Most investors think of FTSE 100 companies when they want to find the best dividend stocks. But hunting a little further down the list of Britain’s best businesses could offer greater rewards.
When seeking the best dividend stocks, I want to see high yields now, consistent dividend per share increases, and plenty of dividend cover so those boosts are affordable.
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I think Plus500 (LSE: PLUS) is one of the better dividend stocks on the market today, offering a 7.5% headline yield.
The company’s long-term policy is to return at least 50% of net profits to shareholders each half year, with at least 50% of that through dividends. I like that kind of ambition. It says to me that CEO David Zruia recognises and wants to reward shareholders for helping to keep the company afloat. Plus500 dividends are also covered three times by earnings. That makes it one of the most robust businesses on the FSTE 250.
Plus500 shares do trade on a tiny P/E ratio of 4.4. Offering value, high income and the prospect of solid future returns make an attractive business.
Be aware, though, that Plus500 is an Israeli company and as such any dividends are subject to a withholding tax of 25% for holders of ordinary shares. Shareholders can apply to the Israeli tax authority for a reduction to 15% withholding tax, but this may complicate the issue too much to make the shares worth holding.
As a share and contracts-for-difference trading platform, its profits soared in the pandemic. While it runs a relatively lean business model, Plus500 will need to ramp up its marketing to pull in more new traders. If Plus500 can’t continue to attract and retain active customers, profits could fall and with them the dividend.
Aiming for the best dividend stocks
Novice investors may avoid AIM-listed companies, but they could be missing out on the best dividend stocks, in my opinion. These businesses tend to more focused on fast growth than paying back shareholders.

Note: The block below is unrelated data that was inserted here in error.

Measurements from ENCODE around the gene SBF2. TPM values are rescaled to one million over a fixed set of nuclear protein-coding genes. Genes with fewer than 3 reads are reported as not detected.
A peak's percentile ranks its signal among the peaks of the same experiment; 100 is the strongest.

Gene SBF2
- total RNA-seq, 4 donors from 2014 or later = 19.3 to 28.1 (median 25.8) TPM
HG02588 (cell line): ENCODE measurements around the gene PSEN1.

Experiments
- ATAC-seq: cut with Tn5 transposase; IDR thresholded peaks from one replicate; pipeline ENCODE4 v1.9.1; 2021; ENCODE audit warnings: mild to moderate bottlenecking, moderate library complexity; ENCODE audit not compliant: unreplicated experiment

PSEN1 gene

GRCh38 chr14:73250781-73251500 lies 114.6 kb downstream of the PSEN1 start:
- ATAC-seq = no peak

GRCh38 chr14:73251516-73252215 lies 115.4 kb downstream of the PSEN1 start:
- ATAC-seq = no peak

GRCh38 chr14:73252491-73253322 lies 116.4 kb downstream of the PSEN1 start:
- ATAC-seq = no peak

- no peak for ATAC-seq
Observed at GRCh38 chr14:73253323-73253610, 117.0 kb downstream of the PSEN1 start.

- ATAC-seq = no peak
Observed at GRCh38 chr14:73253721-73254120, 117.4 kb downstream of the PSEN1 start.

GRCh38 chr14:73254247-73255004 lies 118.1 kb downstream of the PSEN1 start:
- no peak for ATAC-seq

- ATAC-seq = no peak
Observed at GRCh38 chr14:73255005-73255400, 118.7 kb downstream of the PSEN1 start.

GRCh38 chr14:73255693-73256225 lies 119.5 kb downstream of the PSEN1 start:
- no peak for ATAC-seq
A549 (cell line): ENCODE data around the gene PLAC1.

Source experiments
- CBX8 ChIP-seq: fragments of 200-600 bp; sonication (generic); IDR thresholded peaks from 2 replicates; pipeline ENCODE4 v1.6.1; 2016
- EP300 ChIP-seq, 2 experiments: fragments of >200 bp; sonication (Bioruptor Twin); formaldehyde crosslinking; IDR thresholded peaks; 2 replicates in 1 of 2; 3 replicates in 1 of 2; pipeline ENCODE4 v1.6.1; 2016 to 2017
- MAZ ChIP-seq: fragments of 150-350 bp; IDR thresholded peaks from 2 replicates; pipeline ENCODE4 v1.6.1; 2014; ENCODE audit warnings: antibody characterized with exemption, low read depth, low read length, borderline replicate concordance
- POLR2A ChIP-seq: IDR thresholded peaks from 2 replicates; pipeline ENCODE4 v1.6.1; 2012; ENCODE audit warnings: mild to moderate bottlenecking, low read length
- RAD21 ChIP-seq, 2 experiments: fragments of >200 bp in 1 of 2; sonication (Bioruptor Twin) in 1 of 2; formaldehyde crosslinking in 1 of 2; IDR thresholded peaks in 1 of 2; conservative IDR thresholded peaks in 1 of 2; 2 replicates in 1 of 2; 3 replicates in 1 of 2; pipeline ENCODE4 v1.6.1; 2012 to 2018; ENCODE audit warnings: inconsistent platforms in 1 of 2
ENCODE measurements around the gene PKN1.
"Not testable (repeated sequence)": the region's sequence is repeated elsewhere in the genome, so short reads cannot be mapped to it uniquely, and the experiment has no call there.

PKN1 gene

However, there is one that has hit the top of my best dividend stocks list.
Personal Group (LSE: PGH) is relatively small with a market cap of just £77m. It pays a dividend today of 7.3%. The business has a number of strings to its bow, including offering health insurance and employee benefits programmes. It was founded in 1984, so it’s no upstart. And it has produced sizeable annual profits of £8m+ in the last two years on revenues of around £70m. Let’s consult the best dividend stocks checklist again. Are dividends affordable? Yes. The business has 1.2 times cover. But I’d like this number to be a little higher, for safety’s sake.
A P/E ratio of 11 is well below the AIM average, making it decent value in my eyes. The company announced in FY20 results it had £20m in cash with no debt.
It has secured new contracts with Royal Mail and Kingfisher, which helps justify its future outlook. And outgoing Chairman Mark Winlow said in May the company had cut costs by selling through video conferencing.
This being a small AIM company, there are inherent risks of failing to sign up enough customers, and it faces significant competition in the insurance space. So the wide ‘moat’ favoured by Warren Buffett will need expanding as the company grows. I’d still buy both picks at these prices.